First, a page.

“Jesus answered, and said to him: If any one love me, he will keep my word, and my Father will love him, and we will come to him, and will make our abode with him.”
The Father and the Son will come to those who are converted, by the Spirit, and make Their home with us, in us. The Blessed Trinity will live in and through us; They will commune with us. Which brings us to our second lens, communion.
Prayer is the lifeblood, the center of the Christian’s daily life. St. Paul reminds us that we are to,
“Pray without ceasing.” (1 Thess. 5:17)
On the surface, this seems rather hard to do and frankly a silly thing to say. How, precisely, are we to pray without ceasing? We have to work and eat and sleep and spend time with our families. We can’t all be monks and just pray all the time. One practice that has been handed down in the Orthodox Church is what has become known as “The Jesus Prayer,” taken from the parable of the Pharisee and Publican in St. Luke’s gospel. We find it in Luke 18:10-15. The publican prays, “God, be merciful to me, a sinner.” This forms the basis of The Jesus Prayer, which simply says, “Lord Jesus Christ, the Son of God, have mercy on me, a sinner.”
There is a lot of theology packed into that prayer which I won’t take the time to unpack right now. The point is that this prayer, repeated over and over, gives us an idea of the Orthodox way of prayer and a model for praying without ceasing. While the value of physically speaking the words is incalculable, the point is not to just mindlessly repeat words as if they were some sort of magical incantation. The point is the attitude of the heart. First, for our hearts to be properly humble before our Lord Jesus and secondly, for this to be the continual and communal cry and posture of our heart; to pray without ceasing. And when we no longer know what to say, we have the comfort of the promise of Romans 8:26-27,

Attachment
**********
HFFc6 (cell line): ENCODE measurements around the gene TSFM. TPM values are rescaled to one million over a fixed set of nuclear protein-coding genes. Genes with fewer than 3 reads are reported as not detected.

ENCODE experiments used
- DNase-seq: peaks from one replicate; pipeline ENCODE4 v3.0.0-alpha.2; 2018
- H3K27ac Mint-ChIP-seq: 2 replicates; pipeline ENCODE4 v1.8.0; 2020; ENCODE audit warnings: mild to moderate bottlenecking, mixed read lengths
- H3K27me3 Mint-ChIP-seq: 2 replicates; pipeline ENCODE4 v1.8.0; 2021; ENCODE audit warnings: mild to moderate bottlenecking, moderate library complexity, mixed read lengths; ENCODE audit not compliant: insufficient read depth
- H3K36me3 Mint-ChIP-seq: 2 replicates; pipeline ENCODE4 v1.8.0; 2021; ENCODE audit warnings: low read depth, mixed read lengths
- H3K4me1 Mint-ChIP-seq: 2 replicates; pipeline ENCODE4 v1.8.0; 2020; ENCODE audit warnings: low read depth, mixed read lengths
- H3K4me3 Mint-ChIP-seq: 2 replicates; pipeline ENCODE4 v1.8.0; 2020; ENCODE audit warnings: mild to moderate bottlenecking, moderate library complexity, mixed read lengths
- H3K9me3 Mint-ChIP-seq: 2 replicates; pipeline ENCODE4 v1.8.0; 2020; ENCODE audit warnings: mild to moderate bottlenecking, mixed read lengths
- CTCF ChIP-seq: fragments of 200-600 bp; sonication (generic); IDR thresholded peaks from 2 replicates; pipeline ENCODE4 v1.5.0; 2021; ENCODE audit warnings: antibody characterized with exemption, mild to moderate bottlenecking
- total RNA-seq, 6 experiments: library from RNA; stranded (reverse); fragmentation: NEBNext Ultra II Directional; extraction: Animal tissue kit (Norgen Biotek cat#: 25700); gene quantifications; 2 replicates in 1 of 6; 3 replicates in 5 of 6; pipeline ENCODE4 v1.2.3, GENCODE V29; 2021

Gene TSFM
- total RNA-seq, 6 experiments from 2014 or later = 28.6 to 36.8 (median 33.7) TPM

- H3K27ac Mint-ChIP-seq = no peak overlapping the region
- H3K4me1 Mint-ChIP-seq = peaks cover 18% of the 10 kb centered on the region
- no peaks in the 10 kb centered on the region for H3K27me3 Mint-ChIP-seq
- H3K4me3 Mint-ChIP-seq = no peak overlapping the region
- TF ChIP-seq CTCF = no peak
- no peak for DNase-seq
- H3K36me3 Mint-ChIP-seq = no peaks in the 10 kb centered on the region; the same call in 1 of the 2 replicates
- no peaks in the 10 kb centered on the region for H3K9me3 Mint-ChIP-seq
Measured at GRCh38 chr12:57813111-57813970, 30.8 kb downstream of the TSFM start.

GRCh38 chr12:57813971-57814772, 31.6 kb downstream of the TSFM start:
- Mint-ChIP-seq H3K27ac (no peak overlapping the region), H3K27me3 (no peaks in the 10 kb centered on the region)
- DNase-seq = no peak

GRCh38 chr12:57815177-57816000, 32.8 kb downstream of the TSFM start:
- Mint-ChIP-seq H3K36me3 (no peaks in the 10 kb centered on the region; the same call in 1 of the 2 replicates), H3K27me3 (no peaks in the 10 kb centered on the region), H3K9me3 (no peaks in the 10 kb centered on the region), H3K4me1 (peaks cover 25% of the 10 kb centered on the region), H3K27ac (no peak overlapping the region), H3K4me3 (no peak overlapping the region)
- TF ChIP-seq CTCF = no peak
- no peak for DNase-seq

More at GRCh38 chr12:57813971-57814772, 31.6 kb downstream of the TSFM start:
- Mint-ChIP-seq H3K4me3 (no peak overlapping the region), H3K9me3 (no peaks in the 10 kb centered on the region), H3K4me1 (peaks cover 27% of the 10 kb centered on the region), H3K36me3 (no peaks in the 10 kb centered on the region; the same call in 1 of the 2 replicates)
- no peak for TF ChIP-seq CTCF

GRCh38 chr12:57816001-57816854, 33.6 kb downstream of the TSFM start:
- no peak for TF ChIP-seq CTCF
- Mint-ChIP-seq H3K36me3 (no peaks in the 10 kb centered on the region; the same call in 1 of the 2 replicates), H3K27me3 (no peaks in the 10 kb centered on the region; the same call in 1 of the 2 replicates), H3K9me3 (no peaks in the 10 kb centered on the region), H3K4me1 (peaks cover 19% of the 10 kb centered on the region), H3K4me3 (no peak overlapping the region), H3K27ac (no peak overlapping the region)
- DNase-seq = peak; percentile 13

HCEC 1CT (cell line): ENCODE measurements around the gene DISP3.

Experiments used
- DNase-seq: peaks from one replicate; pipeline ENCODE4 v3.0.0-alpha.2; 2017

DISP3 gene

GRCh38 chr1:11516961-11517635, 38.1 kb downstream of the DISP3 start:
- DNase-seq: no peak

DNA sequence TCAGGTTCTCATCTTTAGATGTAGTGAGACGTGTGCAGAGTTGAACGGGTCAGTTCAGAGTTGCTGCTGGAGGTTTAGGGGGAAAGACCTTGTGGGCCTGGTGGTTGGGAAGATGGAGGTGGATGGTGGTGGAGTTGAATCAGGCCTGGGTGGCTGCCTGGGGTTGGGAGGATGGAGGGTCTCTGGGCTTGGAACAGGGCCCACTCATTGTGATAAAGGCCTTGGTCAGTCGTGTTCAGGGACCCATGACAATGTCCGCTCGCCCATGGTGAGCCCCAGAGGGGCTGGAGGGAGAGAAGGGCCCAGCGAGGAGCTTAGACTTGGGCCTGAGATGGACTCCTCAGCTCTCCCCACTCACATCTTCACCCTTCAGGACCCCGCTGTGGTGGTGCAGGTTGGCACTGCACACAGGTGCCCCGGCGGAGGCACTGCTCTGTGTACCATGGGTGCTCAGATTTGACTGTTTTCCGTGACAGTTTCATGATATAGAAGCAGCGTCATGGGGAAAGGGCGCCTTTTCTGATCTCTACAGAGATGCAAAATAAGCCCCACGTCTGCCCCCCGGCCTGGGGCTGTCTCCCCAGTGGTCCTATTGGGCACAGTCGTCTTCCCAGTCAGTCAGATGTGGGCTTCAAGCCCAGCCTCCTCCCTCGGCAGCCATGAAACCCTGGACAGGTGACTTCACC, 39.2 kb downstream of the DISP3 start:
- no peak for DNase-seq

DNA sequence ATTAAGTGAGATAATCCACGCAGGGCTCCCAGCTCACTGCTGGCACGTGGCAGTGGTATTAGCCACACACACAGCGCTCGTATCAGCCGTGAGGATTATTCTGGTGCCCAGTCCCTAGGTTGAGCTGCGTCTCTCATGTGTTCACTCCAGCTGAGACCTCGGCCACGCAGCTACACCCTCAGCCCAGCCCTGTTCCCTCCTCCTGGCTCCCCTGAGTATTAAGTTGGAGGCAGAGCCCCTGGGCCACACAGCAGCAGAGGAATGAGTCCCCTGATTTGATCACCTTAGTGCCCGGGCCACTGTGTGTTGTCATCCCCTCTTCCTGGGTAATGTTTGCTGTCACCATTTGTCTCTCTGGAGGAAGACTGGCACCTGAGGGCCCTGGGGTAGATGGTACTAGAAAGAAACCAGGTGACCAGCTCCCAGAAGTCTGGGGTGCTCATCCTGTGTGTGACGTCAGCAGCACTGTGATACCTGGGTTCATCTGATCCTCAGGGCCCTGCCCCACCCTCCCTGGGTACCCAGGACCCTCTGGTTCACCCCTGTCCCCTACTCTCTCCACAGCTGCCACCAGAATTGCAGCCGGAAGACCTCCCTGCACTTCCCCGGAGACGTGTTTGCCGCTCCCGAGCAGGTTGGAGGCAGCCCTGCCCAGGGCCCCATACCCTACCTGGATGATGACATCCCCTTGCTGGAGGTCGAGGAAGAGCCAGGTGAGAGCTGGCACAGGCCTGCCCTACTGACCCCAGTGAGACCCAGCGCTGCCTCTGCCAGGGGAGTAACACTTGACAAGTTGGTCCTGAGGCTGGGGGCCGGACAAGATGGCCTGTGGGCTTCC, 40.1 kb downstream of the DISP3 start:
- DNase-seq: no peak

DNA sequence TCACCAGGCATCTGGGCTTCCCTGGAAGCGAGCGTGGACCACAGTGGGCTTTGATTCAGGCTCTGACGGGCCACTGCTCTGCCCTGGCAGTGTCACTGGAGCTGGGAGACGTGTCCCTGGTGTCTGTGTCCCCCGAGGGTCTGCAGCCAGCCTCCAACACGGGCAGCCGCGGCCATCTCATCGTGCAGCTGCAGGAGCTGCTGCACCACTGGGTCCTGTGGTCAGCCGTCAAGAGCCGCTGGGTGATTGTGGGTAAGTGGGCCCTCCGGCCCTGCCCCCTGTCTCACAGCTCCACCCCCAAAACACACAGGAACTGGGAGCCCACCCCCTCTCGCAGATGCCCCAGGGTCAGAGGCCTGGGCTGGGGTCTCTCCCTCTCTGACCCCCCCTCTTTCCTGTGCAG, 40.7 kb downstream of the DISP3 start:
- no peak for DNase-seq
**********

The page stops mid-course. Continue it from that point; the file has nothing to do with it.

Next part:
“Likewise the Spirit helps us in our weakness. For we do not know what to pray for as we ought, but the Spirit himself intercedes for us with groanings too deep for words. And he who searches hearts knows what is the mind of the Spirit, because the Spirit intercedes for the saints according to the will of God.”
The Spirit intercedes for the saints according to the will of God. What sweet comfort! What hope! What a promise!
And so, what is the point? Conversion, communion with and in Christ…for what purpose? Other than the tremendous promises and the realities we have already seen, what is the purpose of our union with Christ?
Some reading this will immediately push back, especially if you are from the West. We don’t like conformity. But this is a good kind of conformity. This is conformity to the perfection of humanity. This is the realization of the return to the perfection of the Garden of Eden, when our first parents walked in the cool of the day with their Creator, in perfect harmony with God and His world. This is what it means to be truly and finally human.
“And we know that for those who love God all things work together for good, for those who are called according to his purpose. For those whom he foreknew he also predestined to be conformed to the image of his Son, in order that he might be the firstborn among many brothers.” (Romans 8:28-29)
For those called according to His purpose. What is His purpose? That we are to be conformed to the image of the Son. Oh, brothers and sisters! Do you see?! This, then, is the lived reality of the Christian life! This is so much better than mere mental assent, so much more than being “good.” We get to be conformed to the image of the second Person of the Holy Trinity, to become like the One in Whom we are. He is the firstborn among many brethren.
Our promise of the lived reality of the Christian life is that we will be like Him. We will be like Christ!
Glory to Jesus Christ!